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Nation-wide public consultation on the new draft law on religious freedom, belief and worship – a legal instrument that will lay down the rules disciplining the constitution and organisation of religious denominations in the country – is expected to start shortly in Mozambique.
In addition to regulating the exercise of freedom of religion, belief and worship provided for in Mozambique’s constitution, the instrument will also prevent the proliferation of churches with no clear purposes.
One of the examples cited by National Director of Religious Affairs in the Ministry of Justice, Constitutional and Religious Affairs, Reverend Aaron Litsuri, is the new law stipulating that church leaders must present a certificate of formation in their originating area.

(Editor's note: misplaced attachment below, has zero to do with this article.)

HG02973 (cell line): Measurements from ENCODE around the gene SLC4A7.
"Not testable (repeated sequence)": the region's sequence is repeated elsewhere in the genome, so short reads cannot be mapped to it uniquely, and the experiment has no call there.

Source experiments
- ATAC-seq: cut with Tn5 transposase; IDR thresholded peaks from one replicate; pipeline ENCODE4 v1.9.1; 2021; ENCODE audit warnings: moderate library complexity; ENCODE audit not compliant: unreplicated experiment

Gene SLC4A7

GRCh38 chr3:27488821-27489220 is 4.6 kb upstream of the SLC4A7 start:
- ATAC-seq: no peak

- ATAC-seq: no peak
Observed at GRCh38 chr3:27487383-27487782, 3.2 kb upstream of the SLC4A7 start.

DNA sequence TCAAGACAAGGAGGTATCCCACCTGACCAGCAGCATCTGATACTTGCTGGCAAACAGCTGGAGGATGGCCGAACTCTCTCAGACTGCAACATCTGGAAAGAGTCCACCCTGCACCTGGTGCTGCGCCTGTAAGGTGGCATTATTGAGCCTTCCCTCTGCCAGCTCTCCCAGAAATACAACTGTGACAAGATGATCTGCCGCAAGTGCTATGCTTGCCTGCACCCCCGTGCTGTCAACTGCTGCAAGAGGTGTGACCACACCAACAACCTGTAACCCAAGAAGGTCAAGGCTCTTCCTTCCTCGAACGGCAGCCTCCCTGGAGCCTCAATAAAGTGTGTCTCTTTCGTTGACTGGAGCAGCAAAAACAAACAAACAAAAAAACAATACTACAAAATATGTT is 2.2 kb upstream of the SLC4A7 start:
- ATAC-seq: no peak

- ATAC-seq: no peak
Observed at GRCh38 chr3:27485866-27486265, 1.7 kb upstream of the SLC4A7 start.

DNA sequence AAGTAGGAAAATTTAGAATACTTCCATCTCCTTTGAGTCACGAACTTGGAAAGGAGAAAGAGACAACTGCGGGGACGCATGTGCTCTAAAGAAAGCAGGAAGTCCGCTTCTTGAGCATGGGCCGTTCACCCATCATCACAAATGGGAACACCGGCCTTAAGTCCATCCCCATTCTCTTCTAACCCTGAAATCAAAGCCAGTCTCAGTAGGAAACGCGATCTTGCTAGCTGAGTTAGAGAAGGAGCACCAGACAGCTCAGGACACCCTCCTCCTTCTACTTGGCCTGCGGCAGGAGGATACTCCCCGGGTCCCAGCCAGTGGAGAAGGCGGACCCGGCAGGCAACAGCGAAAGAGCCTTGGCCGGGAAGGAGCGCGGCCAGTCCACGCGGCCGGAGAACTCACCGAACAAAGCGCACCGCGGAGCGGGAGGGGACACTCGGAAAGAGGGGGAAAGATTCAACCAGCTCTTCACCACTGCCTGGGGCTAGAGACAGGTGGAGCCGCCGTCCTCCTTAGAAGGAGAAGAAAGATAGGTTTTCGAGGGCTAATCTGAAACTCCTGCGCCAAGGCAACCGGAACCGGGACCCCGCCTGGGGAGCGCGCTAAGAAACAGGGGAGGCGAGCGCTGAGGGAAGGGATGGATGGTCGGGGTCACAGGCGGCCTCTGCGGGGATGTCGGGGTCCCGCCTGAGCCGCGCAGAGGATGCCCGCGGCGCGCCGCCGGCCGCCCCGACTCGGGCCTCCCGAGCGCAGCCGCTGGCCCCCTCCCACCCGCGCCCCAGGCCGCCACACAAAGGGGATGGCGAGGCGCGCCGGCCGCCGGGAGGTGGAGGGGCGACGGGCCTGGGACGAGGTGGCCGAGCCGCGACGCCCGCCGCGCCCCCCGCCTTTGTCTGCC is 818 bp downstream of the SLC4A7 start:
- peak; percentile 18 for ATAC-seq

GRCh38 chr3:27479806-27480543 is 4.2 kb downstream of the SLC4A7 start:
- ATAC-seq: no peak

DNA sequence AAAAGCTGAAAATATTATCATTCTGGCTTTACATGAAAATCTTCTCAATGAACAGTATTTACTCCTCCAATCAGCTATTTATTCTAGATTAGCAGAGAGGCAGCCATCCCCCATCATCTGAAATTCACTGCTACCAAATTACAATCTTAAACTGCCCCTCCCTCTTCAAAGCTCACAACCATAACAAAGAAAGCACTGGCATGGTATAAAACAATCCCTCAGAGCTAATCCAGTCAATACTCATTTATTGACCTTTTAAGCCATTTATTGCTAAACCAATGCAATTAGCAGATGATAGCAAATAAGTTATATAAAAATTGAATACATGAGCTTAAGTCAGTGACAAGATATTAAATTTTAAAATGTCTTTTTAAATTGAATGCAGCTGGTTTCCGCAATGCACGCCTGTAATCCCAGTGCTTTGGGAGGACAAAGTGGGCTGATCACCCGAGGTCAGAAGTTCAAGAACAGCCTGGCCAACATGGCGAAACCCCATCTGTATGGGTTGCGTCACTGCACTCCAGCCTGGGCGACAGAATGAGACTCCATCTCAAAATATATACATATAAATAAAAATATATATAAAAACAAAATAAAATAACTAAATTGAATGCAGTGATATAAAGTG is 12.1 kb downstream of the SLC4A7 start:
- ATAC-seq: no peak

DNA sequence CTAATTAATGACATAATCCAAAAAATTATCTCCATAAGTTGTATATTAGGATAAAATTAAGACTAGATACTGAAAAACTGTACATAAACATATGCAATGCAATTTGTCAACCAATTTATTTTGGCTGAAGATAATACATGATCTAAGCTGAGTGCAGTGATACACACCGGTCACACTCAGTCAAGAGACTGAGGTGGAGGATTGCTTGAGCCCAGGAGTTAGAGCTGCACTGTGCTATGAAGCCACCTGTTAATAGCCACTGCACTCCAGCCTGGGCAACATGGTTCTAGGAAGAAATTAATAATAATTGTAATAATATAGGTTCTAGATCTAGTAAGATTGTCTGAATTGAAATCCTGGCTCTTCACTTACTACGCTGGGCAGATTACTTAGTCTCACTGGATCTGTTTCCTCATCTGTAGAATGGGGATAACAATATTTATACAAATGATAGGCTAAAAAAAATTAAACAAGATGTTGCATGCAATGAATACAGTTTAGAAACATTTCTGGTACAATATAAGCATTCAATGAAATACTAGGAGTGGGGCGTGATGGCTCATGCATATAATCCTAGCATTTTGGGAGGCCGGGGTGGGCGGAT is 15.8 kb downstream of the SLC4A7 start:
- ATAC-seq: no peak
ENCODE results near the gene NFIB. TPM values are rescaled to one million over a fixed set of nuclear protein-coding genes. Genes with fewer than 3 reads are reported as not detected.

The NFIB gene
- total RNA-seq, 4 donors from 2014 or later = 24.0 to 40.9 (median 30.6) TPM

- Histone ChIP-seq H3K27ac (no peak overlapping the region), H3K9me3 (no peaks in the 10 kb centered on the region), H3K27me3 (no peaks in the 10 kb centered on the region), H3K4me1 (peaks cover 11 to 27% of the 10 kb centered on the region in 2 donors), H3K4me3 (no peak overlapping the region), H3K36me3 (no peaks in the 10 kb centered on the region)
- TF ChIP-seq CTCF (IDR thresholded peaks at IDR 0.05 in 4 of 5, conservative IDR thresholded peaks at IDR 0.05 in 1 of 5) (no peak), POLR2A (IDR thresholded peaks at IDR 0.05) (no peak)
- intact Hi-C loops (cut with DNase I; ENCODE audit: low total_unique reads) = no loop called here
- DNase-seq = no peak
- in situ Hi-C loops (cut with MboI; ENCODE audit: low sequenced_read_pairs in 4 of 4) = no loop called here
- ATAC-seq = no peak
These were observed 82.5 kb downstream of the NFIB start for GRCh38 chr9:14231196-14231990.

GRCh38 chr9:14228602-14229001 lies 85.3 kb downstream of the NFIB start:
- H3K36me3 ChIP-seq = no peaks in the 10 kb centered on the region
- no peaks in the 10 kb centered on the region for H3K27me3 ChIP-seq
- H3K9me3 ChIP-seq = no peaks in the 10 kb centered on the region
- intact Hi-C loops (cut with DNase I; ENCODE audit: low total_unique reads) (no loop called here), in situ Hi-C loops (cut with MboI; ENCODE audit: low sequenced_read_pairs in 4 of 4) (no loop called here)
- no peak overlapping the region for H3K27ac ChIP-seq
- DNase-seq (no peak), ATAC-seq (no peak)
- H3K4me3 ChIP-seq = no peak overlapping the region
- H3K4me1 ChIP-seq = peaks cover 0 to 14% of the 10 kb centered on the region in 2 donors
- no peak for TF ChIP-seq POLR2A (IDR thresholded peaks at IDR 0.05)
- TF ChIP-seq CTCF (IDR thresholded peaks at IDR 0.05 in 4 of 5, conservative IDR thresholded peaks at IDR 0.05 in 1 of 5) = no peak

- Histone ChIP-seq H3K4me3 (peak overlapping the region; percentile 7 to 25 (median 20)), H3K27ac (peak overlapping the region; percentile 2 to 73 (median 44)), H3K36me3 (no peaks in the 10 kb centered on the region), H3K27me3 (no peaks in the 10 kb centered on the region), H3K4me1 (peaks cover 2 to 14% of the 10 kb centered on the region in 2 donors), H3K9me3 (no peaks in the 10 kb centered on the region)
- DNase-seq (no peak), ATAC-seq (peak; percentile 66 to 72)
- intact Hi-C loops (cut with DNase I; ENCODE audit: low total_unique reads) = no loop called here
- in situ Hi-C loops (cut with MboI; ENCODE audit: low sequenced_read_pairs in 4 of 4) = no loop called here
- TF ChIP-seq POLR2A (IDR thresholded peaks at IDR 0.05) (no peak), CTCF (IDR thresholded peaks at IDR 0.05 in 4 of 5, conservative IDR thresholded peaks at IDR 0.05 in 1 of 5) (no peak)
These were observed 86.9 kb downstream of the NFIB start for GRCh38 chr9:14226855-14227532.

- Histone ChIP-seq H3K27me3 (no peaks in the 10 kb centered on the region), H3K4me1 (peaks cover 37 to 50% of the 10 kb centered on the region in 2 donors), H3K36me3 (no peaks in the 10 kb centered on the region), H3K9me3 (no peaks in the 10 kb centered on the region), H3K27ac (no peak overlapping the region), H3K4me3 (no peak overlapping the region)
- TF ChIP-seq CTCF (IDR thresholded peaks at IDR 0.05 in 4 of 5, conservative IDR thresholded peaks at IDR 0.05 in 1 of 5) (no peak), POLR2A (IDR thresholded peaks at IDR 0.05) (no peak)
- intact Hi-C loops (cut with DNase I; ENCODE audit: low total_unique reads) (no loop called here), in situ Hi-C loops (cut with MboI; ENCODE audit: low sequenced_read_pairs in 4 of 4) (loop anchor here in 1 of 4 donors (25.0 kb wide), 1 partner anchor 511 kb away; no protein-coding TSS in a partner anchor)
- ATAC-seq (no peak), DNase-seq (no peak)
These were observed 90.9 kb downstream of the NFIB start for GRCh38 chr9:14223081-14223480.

Litsuri notes that the new law has novel features, including requiring a minimum of 500 believers as a pre-requisite for registering a church.
“The law in force at the moment is from the colonial era, produced in 1971. We want to adjust this law to the challenges that are imposed up on us today,” he said.
Mozambique currently has just over 900 legal churches, but has seen a substantial increase in religious sects in some cases considered a threat to political and social stability by the authorities.
MediaFax however says that, despite this new legislation, there are doubts as to whether authorities can stop the growth of sects, because many churches are not legalised.
The new legislation, which has yet to be submitted to parliament, provides for the organisation of platforms in which various sects may unite to become legalised.Source: AIM Moçambique
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